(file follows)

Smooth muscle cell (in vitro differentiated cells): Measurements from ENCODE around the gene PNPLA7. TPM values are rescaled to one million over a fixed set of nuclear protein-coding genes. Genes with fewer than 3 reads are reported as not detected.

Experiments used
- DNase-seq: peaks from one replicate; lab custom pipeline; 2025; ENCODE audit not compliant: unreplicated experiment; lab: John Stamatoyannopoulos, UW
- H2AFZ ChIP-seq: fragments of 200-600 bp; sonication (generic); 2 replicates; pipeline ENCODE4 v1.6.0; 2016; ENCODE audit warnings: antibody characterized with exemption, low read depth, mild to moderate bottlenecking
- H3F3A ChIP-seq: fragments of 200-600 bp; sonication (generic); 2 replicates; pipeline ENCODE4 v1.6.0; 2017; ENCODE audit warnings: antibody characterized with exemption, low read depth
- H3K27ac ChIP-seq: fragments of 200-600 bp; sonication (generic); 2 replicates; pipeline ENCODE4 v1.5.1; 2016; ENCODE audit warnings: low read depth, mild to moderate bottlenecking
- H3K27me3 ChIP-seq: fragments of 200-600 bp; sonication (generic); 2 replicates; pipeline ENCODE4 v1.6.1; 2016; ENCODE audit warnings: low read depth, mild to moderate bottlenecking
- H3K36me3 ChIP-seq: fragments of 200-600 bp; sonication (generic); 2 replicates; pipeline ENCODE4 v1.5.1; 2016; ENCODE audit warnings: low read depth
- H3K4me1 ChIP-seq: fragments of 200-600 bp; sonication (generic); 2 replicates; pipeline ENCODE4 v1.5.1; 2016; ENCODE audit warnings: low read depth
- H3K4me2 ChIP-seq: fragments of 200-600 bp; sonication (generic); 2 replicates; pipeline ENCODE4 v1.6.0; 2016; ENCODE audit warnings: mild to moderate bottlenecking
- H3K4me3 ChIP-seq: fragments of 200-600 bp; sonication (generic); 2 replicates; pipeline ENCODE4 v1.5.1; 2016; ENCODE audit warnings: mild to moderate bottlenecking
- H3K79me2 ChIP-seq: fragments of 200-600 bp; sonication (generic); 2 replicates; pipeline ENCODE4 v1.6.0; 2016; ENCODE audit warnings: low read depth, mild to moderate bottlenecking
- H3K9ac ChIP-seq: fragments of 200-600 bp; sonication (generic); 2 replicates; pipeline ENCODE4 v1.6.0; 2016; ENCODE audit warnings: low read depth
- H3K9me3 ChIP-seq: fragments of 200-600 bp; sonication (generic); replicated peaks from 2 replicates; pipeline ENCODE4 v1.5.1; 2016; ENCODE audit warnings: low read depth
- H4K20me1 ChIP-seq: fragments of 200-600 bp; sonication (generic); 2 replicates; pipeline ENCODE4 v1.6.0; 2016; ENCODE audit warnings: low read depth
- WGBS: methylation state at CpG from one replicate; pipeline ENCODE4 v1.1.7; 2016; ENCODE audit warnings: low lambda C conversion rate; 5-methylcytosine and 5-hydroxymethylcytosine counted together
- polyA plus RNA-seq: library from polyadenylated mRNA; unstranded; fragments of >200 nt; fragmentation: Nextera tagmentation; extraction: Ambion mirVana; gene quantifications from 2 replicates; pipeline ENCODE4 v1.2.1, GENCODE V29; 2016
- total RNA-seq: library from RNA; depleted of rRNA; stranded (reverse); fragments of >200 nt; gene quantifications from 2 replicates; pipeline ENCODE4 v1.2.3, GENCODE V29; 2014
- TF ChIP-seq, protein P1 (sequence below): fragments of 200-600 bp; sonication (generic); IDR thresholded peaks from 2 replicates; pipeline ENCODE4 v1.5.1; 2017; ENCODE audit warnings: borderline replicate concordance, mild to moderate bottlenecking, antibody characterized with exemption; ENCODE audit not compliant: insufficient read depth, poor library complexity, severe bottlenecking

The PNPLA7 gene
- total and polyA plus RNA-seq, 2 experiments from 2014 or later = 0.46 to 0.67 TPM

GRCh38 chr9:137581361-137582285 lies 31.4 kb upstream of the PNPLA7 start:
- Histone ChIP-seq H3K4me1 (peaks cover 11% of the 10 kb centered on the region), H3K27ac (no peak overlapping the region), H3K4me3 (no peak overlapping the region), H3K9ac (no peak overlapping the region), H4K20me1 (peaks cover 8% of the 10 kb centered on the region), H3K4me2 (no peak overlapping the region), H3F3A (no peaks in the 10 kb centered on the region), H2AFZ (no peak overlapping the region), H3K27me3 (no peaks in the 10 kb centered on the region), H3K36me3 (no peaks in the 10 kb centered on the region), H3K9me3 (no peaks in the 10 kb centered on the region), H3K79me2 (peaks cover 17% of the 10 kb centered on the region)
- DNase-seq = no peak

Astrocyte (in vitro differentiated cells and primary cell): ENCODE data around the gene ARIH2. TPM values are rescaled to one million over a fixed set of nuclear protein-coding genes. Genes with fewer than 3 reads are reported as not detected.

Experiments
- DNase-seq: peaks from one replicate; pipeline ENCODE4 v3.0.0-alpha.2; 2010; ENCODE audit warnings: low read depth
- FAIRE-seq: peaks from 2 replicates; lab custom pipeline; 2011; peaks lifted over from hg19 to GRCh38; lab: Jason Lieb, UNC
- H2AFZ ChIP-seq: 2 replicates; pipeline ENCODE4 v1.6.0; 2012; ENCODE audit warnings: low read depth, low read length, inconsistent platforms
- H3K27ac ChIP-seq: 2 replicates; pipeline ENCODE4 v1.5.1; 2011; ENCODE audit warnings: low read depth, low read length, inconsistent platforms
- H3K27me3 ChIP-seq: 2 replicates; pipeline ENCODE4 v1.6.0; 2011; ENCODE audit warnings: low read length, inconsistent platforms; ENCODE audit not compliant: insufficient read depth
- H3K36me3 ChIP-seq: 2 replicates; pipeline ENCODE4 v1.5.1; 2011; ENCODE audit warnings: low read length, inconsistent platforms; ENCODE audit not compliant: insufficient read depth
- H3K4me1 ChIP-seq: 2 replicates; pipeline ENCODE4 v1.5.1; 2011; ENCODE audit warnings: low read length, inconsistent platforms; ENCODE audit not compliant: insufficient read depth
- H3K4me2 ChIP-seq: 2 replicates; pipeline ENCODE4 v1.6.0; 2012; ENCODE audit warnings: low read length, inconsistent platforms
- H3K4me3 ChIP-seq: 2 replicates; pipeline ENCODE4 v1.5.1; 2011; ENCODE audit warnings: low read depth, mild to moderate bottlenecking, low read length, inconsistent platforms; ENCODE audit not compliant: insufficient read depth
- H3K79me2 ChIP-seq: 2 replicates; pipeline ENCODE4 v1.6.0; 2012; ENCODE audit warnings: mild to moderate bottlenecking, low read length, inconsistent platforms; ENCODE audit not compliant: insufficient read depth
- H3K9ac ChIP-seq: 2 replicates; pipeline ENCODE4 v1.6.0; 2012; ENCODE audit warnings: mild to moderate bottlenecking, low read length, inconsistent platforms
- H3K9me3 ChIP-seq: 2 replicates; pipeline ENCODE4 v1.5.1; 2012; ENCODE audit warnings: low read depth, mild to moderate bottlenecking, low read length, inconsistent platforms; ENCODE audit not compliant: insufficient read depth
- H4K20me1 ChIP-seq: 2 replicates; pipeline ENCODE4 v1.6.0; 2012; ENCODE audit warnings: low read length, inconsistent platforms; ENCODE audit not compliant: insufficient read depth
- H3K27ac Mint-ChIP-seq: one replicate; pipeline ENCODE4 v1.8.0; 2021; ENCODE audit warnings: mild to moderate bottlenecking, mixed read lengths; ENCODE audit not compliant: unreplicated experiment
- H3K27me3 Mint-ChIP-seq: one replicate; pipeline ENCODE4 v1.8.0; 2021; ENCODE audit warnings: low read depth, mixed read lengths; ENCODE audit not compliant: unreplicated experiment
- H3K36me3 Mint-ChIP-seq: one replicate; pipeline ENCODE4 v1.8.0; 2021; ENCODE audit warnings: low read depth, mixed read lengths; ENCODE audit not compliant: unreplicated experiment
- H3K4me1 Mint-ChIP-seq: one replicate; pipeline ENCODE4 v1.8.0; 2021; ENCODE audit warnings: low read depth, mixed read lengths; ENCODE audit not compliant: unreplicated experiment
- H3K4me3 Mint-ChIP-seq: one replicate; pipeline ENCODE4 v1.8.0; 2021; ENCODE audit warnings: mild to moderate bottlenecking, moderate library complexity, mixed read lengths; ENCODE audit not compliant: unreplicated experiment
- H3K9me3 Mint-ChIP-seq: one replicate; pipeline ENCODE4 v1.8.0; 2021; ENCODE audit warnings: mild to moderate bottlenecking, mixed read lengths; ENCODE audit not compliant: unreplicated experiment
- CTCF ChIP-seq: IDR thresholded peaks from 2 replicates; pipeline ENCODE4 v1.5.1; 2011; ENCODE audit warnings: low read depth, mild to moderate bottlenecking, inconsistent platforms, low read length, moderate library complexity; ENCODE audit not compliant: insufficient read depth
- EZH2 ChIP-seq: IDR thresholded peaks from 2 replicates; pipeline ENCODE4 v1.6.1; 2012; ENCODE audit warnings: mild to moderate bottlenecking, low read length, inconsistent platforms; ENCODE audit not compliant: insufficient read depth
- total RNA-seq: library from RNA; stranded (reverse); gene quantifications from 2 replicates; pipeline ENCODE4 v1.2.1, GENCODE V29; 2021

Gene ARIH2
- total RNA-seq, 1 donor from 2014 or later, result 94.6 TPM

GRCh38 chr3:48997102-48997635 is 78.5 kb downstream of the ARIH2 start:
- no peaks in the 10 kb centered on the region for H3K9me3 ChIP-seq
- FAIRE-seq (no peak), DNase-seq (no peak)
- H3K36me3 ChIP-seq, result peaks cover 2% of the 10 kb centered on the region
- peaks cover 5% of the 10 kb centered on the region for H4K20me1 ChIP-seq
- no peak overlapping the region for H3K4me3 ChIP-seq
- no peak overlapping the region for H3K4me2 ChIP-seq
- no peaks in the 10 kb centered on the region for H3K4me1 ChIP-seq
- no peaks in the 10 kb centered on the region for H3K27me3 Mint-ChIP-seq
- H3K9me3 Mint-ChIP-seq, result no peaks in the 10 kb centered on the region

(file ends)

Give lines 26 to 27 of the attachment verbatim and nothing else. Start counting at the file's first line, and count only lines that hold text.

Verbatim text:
Experiments
- DNase-seq: peaks from one replicate; pipeline ENCODE4 v3.0.0-alpha.2; 2010; ENCODE audit warnings: low read depth